Like any good arcade, the sprawling "family entertainment center" at the Vallco mall in Cupertino, Calif., offers plenty of ways to spend a quarter. There are all the old standbys--from pinball to ski ball to the metal crane that grapples for prizes--as well as a carousel, a batting cage and an extensive lineup of video games.
But for Sean Grissom, a 22-year-old from nearby Sunnyvale, all of these diversions are passe compared to the newest sensation in coin-operated entertainment, a novel mixture of Hollywood and high technology called a holographic game.
Hunched over the familiar joystick and control buttons, Grissom maneuvers an amazingly lifelike, 3-inch-tall gunslinger that struts about a miniature stage, fighting off Ninja warriors, street punks, zombies and a host of other B-movie villains.
"This is a lot better than any of the other games," Grissom said enthusiastically. "You can really get involved with it. I couldn't see spending my quarters on anything else."
That's music to the ears of Sega Enterprises, which spent about $2 million developing the "Time Traveler" game, to be rolled out nationally this week after pilot introductions at a number of arcades.
And if other video game buffs share Grissom's enthusiasm, a new breed of games using this technology could provide a spurt of growth for the coin-operated entertainment business, a volatile, $7-billion-a-year industry that's rich in history and exceptionally sensitive to cultural fads and technological change.
"The entire arcade industry has been avidly looking for new technology," said Marcus Webb, editor of a Woodland Hills-based trade magazine called (what else?) Replay. "There's a lot of excitement about this among distributors and arcades."
The secret behind Time Traveler's eerie 3-D images is a mirror-like optical device developed by the Japanese firm Dentsu. When placed in front of a video monitor, the optic reflects the picture upward, and it appears as a three-dimensional optical illusion hovering in space.
This trick is combined with a laser disc, which contains hundreds and hundreds of separate film clips representing each scene and each movement made by the different characters. Thus when a player pushes the joystick to move left and duck, the laser disc instantly retrieves the clip where the cowboy moves left and ducks, then displays it on the hidden video monitor for instant conversion into a 3-D image.
The game's visceral appeal comes from its use of laser disc video, which allows the player to manipulate costumed actors and actresses rather than the animated figures normally found in video games. Indeed, when the cowboy--played by Anaheim actor Steve Wilbur--isn't quick enough on the draw and gets stabbed or strangled or bludgeoned by one of his adversaries, it looks every bit as real and grisly as, well, death in the movies.
"I'm still recovering from some of the falls," said Wilbur, who was originally recruited as the stunt coordinator for the low-budget shoot and was then handed the starring role. He agreed that some of the death scenes are a bit graphic, but noted that the game also has an anti-drug message.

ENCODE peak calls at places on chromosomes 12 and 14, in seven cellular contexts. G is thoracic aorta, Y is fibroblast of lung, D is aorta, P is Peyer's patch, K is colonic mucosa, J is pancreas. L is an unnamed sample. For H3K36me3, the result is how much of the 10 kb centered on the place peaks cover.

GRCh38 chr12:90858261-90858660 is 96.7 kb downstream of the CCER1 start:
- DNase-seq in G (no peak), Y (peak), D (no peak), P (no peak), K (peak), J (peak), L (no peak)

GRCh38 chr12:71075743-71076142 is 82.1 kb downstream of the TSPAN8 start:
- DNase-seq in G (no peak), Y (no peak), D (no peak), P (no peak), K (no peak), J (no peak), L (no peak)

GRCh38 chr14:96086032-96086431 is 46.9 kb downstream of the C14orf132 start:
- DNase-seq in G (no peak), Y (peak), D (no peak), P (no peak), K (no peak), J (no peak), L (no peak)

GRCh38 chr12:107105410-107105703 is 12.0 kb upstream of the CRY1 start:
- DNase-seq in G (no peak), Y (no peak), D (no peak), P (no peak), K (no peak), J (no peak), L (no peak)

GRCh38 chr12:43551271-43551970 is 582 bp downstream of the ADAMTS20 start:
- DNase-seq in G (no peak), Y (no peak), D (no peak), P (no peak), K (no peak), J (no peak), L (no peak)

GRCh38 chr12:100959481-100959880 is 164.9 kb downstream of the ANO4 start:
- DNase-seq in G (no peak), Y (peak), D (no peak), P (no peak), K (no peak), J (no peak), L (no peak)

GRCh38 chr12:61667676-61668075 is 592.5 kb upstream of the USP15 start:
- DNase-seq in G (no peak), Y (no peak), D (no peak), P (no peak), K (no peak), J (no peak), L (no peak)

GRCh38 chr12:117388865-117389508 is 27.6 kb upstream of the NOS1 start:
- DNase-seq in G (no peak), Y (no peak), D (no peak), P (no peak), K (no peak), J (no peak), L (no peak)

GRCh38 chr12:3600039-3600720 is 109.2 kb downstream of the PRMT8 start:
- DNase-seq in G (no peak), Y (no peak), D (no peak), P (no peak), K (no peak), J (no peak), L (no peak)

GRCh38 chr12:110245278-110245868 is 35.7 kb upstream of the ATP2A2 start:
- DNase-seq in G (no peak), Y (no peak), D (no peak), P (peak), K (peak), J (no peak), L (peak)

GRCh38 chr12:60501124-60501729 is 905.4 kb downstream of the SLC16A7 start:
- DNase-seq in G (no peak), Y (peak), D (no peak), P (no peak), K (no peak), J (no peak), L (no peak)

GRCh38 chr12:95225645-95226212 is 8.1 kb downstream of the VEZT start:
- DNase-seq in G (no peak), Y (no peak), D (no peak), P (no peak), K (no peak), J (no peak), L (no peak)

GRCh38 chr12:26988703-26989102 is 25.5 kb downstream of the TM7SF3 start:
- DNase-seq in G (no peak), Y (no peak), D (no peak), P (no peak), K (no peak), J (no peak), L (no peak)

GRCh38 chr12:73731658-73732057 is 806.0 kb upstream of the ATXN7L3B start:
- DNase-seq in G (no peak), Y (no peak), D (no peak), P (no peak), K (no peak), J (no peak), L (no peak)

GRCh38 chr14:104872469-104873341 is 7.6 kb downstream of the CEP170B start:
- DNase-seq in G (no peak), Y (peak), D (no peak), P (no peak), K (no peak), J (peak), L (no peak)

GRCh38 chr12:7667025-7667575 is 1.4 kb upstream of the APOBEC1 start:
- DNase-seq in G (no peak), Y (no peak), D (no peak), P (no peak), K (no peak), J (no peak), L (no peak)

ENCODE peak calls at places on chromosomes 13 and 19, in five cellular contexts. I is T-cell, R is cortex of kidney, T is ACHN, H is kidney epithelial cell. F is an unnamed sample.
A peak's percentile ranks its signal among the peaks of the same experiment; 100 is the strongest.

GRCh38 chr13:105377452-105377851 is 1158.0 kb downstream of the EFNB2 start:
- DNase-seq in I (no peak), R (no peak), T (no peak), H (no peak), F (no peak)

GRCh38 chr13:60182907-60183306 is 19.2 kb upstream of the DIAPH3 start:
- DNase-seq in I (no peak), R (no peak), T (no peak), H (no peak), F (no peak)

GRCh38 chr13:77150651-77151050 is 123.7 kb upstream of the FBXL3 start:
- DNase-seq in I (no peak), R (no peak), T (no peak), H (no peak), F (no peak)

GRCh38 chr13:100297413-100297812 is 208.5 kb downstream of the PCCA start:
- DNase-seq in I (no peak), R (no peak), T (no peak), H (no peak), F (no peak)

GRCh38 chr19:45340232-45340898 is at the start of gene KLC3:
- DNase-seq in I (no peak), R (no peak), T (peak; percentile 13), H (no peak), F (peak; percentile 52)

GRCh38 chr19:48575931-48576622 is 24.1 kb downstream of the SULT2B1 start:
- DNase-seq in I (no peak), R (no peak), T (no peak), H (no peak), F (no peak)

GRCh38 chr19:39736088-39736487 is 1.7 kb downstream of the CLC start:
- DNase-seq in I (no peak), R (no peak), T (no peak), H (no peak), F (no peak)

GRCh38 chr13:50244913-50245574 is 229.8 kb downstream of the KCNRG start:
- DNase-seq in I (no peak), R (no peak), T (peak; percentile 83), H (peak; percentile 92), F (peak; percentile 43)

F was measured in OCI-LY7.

That doesn't soothe Carole Lieberman, a Los Angeles psychiatrist who has long sounded the alarm over the impact of violent entertainment on children. She said increasingly realistic and interactive depictions of violence were only making the problem worse.
Ethical issues aside, the "coin-op" business has high hopes for Time Traveler in particular and 3-D and laser disc games in general. Like the movie industry, the game business is heavily dependent on big hits, and there hasn't been a real blockbuster since Pac Man in the early 1980s.
Laser disc games introduced in the mid-1980s were popular but hopelessly unreliable, and big "simulation" games that put the player in a driver's seat may have run their course.
Moreover, the relative complexity of Sega's technology offers a big advantage for arcade operators: It won't be replicated on home video game machines any time soon.
"Amusement center operators want to offer something that people can't play for free," said Ira Bettelman, president of B. A. Robinson & Co., the biggest arcade game distributor in the Southland.
The whole history of the coin-op business, in fact, revolves around just that principle. According to Webb of Replay magazine, the first arcades were listening parlors where customers could deposit a nickel to hear a song from a jukebox. But when the Victrola, the first mass-market record player, appeared in 1907, the arcade operators had to find new novelties.
First they moved to a hodgepodge of attractions including mechanical games of skill, strength testers, scales and even fortune tellers. Then, in the 1920s, the so-called redemption games, such as the grappling crane, were all the rage in the arcades, while manufacturers made plenty of money putting jukeboxes in bars and restaurants. Pinball started to take off with the introduction of flippers in the 1940s.
But it was the electronic tennis game called Pong, introduced in the early 1970s, that ushered in a whole new era for the coin-op industry. The Pong craze was short-lived, but it was followed quickly by Space Invaders and Asteroids, and finally, in 1980, by Pac Man.
Coin-op revenues exploded from about $1 billion annually in the pre-video era to more than $7 billion, before falling back in the mid-1980s and then recovering again, Webb estimated. Industry executives say sales have been off since the recession began, but now appear to be making a comeback.
Today, video games represent about half of industry revenues, according to Joe Dillon, vice president of sales at Williams Electronics, the largest manufacturer of arcade games. Redemption games are making a comeback with the advent of big family-oriented arcades such as the one at the Vallco Mall.